A small gathering of children, parents and other onlookers crowded onto a dock at the Oak Harbor marina to witness the release of 30,000 juvenile salmon into the wild.
The coho salmon were transported to the marina in mid-January from Marblemount Fish Hatchery in Skagit County. The fish arrived in a large tank on the back of a truck and then traveled down 150 feet of tubing into two wooden pens with nylon knotless net.
The fish were about a year old and only a couple of inches long when they arrived in the marina. The salmon quickly grew, however, as marina staff fed them three times a week. They were each roughly a foot long on the day they were released.
Three years from now, the salmon will return to the waters surrounding Oak Harbor, where anglers will get a shot at reeling them in.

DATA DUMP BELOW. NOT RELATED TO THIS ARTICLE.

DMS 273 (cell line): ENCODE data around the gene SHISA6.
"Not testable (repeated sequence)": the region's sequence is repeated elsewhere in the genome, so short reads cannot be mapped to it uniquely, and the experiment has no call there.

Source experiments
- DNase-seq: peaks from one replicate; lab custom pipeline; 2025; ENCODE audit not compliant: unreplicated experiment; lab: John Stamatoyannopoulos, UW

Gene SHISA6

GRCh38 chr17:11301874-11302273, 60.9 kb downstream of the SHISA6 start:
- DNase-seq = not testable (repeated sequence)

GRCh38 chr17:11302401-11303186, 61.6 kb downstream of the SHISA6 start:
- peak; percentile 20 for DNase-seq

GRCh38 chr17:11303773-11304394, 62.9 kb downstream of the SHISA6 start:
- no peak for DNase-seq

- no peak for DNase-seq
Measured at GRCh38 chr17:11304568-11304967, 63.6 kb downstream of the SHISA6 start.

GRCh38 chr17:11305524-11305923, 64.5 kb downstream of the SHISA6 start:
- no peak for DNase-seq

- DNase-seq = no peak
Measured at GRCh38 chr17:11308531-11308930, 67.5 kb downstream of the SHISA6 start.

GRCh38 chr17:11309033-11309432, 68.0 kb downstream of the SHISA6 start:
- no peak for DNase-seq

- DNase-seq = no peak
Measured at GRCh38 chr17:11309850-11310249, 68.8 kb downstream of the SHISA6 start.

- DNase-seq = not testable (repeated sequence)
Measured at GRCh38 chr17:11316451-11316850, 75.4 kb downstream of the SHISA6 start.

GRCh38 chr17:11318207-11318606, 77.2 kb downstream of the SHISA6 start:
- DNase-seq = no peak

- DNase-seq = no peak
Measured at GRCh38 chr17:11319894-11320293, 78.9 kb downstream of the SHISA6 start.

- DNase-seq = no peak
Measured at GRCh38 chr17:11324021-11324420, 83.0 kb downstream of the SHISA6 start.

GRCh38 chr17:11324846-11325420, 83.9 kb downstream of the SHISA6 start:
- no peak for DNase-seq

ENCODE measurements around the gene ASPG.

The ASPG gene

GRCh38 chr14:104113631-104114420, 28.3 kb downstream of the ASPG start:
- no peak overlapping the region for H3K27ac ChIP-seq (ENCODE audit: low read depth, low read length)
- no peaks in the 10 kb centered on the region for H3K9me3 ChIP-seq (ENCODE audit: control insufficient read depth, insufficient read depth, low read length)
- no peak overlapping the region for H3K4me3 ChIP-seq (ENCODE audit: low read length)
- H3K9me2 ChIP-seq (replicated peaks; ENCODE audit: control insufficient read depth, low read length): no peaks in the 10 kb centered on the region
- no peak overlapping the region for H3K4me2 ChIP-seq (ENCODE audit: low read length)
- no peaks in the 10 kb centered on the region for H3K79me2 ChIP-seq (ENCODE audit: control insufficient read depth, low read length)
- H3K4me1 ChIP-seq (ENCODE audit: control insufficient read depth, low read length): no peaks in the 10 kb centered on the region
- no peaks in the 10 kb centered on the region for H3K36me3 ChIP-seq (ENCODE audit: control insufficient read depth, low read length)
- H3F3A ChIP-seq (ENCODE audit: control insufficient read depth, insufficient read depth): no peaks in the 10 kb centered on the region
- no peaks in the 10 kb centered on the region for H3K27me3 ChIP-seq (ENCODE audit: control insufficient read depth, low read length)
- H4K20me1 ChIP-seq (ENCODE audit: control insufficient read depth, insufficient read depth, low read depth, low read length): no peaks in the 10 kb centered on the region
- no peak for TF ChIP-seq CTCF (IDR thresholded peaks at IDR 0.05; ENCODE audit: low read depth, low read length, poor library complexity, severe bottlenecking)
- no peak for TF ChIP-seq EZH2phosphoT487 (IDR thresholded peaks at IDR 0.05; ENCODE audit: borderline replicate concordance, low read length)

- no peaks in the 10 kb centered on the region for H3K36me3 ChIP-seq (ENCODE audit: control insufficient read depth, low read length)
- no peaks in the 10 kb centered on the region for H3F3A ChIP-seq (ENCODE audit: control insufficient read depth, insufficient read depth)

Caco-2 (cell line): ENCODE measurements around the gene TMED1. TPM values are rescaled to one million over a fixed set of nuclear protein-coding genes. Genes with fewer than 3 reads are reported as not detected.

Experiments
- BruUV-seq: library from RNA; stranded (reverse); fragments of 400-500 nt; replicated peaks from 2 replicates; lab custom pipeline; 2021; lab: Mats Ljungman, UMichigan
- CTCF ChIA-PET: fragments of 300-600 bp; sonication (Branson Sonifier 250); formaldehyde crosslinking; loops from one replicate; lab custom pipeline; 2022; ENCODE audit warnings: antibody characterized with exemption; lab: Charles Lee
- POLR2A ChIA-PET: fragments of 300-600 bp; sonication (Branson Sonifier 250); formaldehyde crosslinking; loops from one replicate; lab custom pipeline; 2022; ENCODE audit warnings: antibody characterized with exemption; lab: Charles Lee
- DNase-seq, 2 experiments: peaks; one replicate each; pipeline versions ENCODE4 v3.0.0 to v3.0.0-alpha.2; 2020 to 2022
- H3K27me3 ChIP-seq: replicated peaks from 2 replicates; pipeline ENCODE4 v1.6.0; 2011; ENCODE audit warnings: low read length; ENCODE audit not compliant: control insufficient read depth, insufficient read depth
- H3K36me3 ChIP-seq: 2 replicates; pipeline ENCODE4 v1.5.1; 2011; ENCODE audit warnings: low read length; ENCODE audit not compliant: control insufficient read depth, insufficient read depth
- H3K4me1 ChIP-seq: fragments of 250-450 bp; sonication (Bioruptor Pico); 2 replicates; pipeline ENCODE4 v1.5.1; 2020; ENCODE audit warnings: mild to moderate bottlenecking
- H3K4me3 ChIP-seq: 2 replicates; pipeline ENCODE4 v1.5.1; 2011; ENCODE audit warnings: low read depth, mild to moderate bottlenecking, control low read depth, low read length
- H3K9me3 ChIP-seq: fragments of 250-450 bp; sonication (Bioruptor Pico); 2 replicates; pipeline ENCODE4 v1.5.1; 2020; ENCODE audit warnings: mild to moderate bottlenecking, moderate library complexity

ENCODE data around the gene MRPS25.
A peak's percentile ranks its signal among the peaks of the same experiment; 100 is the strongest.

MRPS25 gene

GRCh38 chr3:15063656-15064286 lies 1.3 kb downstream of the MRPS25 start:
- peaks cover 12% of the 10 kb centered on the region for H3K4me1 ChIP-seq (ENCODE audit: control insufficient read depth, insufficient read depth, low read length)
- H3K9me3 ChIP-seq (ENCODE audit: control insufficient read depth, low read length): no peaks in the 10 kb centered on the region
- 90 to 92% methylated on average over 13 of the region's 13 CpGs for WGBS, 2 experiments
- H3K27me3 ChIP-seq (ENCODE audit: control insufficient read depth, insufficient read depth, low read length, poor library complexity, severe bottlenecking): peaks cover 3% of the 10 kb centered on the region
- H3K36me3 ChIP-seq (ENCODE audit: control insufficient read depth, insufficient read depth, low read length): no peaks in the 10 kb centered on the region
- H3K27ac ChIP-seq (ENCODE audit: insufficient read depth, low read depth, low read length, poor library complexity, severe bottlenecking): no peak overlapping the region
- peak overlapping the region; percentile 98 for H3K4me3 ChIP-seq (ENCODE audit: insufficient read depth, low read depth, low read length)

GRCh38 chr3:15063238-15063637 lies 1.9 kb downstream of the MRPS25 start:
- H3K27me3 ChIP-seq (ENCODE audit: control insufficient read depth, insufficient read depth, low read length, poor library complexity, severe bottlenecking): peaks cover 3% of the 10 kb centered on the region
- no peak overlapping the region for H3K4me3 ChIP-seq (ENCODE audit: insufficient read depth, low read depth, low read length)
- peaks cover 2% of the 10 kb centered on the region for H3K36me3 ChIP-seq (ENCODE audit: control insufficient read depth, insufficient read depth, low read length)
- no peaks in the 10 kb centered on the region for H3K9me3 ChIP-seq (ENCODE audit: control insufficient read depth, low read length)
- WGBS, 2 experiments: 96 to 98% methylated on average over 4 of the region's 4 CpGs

“We hope for 10% but we’ll be happy with 3-5% of that 30,000,” Oak Harbor Marina maintenance attendant Alyce Henry told the crowd.
Those in attendance were given cups of fish food to coax the fish out of their pens. Many children excitedly peered into the water to catch a glimpse of the swimming bodies while parents held onto the backs of their life jackets.
The fish-rearing program originally started in Oak Harbor in 1982 and continued until 2011. In that time, about a million fish were raised and released into the bay, according to Harbormaster Chris Sublet. The program returned last year.
The three goals of the program are to revive fishing in the Oak Harbor area, create outdoor classrooms and learning opportunities for local school children and to support Gov. Jay Inslee’s orca task force mandate. Southern resident killer whales feed primarily on salmon which, along with the orcas, are in decline.